Shona McMonagle, or Miss Blaine’s Prefect, is one of the most memorable characters I’ve read about over the past few years. Olga Wojtas writes in such a witty way that I always enjoy her books. This time Shona finds herself contending with the Weird Sisters in the time of Macbeth. Thanks to Kelly at Love Books Tours for the invitation to take part in the tour and for arranging a review copy of the book. Miss Blaine’s Prefect and The Weird Sisters is published by Saraband Books and is available now.
About the Book
Fifty-something librarian Shona is a proud former pupil of the Marcia Blaine School for Girls, but has a deep loathing for The Prime of Miss Jean Brodie, which she thinks gives her alma mater a bad name. Impeccably educated and an accomplished martial artist, linguist and musician, Shona is selected by Marcia Blaine herself to travel back in time for a crucial mission involving Macbeth, the weird sisters and a black cat.
Unsure which version of history she’s in, Shona tries to figure out who she’s here to save. But between playing the Fool and being turned into a mouse, things don’t always go her way. Shona’s expertise in martial arts is put to the test as family tensions rise and fingers are pointed for murder. Can Shona unravel the mystery in time to complete her mission?
Never underestimate a librarian!
Well, I think this may be my favourite of Shona’s outings so far. Right from the first page I was smiling at Olga Wojtas’s droll and playful writing as Shona finds herself suddenly transformed into a mouse trying to explain to a swooping owl why it really shouldn’t eat her since she’s actually a librarian.
Shona, as always, finds herself somewhat unsure of the mission that Miss Blaine has sent her on but is quite delighted to find herself in the Scotland of Macbeth’s era. This is something she knows a lot about (is there anything she doesn’t know a lot about?) and one thing she knows for sure is that Shakespeare’s version of Macbeth is far from the truth. I couldn’t wait to find out what kind of tricky and dangerous situations Shona would get herself into this time.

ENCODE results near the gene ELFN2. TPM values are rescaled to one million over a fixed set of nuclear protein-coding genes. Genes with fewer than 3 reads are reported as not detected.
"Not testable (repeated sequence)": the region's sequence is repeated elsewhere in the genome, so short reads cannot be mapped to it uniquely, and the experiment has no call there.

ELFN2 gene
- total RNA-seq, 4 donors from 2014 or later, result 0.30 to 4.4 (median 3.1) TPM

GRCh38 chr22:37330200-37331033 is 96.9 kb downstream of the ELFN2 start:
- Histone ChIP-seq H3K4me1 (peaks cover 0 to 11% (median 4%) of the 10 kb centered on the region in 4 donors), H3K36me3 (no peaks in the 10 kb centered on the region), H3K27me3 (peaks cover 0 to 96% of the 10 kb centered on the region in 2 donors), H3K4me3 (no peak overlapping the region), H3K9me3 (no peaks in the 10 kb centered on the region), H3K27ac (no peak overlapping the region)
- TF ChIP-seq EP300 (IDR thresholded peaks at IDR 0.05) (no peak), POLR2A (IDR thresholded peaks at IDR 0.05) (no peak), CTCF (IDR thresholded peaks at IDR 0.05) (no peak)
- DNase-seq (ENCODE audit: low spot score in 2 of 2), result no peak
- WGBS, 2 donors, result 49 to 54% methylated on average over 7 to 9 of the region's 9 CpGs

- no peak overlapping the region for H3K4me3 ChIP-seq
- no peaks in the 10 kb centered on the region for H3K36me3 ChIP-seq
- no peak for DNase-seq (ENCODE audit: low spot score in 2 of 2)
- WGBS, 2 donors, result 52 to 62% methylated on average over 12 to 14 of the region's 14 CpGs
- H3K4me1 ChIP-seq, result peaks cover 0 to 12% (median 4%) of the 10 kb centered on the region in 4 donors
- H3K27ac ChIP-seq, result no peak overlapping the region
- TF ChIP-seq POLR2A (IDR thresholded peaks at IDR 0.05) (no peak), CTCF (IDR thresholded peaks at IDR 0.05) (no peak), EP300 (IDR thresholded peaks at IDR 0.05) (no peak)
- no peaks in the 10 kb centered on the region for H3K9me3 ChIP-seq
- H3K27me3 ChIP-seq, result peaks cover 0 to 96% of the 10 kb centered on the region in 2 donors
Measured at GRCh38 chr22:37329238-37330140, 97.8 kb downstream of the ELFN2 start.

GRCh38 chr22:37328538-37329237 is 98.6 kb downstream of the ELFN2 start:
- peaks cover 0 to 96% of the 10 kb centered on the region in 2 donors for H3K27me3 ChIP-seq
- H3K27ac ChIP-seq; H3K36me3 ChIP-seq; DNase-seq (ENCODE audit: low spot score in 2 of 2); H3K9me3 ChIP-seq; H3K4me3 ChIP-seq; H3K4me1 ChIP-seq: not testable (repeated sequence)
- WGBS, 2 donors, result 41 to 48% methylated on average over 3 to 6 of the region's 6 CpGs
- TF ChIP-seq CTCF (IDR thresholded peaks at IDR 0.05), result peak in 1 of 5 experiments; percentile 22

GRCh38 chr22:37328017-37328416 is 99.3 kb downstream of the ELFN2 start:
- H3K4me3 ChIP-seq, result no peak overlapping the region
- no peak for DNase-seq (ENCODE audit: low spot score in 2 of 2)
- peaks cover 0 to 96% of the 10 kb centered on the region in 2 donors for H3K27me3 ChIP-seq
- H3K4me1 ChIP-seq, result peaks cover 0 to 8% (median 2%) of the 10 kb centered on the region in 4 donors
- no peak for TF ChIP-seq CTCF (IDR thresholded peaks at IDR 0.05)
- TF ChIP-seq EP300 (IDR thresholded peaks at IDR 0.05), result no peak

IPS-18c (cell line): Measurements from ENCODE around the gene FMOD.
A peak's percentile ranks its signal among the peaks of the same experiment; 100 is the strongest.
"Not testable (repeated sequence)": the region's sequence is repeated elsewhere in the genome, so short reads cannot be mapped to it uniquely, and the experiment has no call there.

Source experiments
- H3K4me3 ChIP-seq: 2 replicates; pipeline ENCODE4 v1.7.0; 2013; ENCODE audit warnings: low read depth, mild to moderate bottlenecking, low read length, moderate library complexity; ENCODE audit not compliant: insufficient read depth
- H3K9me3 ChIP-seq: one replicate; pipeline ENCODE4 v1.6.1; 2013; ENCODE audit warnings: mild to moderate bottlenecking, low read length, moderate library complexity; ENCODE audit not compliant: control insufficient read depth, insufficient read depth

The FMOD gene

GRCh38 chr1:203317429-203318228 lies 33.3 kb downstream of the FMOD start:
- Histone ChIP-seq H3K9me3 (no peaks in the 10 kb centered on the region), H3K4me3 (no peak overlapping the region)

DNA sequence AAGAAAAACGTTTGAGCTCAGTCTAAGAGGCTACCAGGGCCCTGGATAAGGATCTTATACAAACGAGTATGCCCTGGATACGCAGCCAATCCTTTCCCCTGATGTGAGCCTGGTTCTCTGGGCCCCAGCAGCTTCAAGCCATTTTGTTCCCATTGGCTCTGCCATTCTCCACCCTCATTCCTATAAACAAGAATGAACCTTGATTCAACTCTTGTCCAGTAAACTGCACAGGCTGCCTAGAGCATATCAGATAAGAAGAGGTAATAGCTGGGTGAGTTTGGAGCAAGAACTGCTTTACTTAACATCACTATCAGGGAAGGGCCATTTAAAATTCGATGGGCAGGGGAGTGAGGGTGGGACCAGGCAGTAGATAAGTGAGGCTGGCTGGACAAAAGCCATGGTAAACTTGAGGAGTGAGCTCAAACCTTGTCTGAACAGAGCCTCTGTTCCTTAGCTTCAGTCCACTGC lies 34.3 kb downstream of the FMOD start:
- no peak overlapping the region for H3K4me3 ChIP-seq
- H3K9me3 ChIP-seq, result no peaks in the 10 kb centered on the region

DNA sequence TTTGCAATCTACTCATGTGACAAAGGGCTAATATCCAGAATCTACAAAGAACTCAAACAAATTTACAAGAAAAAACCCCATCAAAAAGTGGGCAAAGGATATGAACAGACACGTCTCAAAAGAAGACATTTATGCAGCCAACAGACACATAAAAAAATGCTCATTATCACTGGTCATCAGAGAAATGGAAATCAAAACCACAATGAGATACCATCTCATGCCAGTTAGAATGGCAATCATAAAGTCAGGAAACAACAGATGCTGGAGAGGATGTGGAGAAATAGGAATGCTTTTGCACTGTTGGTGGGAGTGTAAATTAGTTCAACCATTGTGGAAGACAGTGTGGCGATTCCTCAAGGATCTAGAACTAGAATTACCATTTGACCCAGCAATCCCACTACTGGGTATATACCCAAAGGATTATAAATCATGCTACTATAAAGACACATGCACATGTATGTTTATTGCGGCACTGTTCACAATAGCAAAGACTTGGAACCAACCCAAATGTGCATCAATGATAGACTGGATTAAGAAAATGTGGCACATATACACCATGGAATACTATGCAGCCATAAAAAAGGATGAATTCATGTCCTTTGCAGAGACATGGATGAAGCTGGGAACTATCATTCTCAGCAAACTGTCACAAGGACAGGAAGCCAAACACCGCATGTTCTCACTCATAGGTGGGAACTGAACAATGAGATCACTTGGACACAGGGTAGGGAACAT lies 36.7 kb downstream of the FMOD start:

The three witches, or wise women as Shona prefers to call them, are great characters. I was particularly impressed with the way that whenever they appeared, the older sisters Ina and Mina spoke in rhyme. Their younger sister, Mo, can’t rhyme too well but knows her way around a spell. Oh dear – I seem to have been influenced by the book!
There are many characters you will be familiar with whether from actual history or Shakespeare’s version. There’s Macbeth and his wife of course but also his lesser known brother. And just who was Frank the cat in real life I wondered? I enjoyed spotting the Shakespeare and historical references and despite being in 11th century Scotland, Shona still manages to make her distaste for those from the west very clear.
It was fun following Shona’s exploits and I wondered what effect Shona’s well intentioned meddling would have. Would she accidentally change the course of history? Well, at one point it wasn’t looking good. “This was getting worse than I feared. Not only had Scottish history turned into a Shakespeare play, it had turned into an inaccurate Shakespeare play.”
Miss Blaine’s Prefect and The Weird Sisters is a light-hearted, comical and highly entertaining read. If you read the book, you will find out what I mean when I say I was as happy as a shoe reading this one!
Buying link: Miss Blaine’s Prefect and the Weird Sisters
About the Author
Olga Wojtas is an unconventional – and very witty – writer of postmodern cosy crime fiction whose surrealist humour has been compared to the likes of PG Wodehouse, Jasper Fforde and the Marx Brothers. Her debut novel, ‘Miss Blaine’s Prefect and the Golden Samovar’, was published in the UK and US to critical acclaim – being longlisted for the inaugural Comedy Women in Print Prize 2019, shortlisted for a CrimeFest Award, and named as one of the best mysteries and thrillers of the year by Kirkus . A journalist for more than 30 years, Olga was Scottish editor of the Times Higher Education Supplement before she began adding creative writing to her portfolio. She won a Scottish Book Trust New Writers Award in 2015 and has had numerous short stories and several novellas published. Olga’s second novel, ‘Miss Blaine’s Prefect and the Vampire Menace’, was published in 2020 and longlisted for that year’s Comedy Women in Print Prize. She lives in Edinburgh, where she once attended James Gillespie’s High School – the model for Marcia Blaine School for Girls, which appears in Muriel Spark’s ‘The Prime of Miss Jean Brodie’, the novel that inspired the ‘Miss Blaine’s Prefect’ series. She is president of the Edinburgh Writer’s Club.